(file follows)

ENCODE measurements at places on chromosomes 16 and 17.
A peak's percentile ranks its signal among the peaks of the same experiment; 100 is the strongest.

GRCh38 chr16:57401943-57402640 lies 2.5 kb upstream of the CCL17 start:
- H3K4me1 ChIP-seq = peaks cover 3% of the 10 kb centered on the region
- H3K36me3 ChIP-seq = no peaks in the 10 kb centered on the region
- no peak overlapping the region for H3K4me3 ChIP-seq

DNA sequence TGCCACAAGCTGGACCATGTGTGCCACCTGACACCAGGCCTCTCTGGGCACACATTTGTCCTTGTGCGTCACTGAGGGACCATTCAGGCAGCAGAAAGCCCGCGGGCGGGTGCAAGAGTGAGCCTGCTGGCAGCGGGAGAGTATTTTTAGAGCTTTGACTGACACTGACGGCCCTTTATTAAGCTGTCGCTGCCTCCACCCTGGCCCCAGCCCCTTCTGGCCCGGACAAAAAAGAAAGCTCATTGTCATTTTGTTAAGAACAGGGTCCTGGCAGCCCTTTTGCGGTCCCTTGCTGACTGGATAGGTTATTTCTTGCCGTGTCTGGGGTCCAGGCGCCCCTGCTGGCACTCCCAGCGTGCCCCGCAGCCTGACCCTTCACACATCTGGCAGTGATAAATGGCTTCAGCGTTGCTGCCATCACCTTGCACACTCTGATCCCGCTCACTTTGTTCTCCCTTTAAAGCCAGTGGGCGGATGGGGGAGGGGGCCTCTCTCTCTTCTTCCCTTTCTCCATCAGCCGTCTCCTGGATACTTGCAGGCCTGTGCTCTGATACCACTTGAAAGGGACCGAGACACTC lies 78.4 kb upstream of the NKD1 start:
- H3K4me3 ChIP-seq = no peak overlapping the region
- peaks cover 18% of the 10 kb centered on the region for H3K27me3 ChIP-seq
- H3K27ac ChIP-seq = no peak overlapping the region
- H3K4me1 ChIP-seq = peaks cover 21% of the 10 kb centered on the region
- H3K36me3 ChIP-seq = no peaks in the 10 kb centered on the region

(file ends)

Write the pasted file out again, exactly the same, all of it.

ENCODE measurements at places on chromosomes 16 and 17.
A peak's percentile ranks its signal among the peaks of the same experiment; 100 is the strongest.

GRCh38 chr16:57401943-57402640 lies 2.5 kb upstream of the CCL17 start:
- H3K4me1 ChIP-seq = peaks cover 3% of the 10 kb centered on the region
- H3K36me3 ChIP-seq = no peaks in the 10 kb centered on the region
- no peak overlapping the region for H3K4me3 ChIP-seq

DNA sequence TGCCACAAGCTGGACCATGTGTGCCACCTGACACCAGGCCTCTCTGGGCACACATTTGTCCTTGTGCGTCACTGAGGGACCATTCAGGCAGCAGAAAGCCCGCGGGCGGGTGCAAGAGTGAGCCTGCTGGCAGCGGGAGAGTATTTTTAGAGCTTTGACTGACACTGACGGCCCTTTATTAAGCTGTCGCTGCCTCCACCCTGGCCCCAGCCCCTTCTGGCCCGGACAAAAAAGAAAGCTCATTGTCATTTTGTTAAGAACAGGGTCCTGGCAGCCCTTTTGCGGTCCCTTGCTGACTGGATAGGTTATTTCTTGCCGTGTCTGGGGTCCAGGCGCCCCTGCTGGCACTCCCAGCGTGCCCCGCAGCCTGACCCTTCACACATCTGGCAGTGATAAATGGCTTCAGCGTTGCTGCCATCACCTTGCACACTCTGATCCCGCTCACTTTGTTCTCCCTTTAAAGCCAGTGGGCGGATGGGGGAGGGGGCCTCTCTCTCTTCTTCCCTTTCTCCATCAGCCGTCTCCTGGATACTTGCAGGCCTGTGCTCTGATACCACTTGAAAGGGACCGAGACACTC lies 78.4 kb upstream of the NKD1 start:
- H3K4me3 ChIP-seq = no peak overlapping the region
- peaks cover 18% of the 10 kb centered on the region for H3K27me3 ChIP-seq
- H3K27ac ChIP-seq = no peak overlapping the region
- H3K4me1 ChIP-seq = peaks cover 21% of the 10 kb centered on the region
- H3K36me3 ChIP-seq = no peaks in the 10 kb centered on the region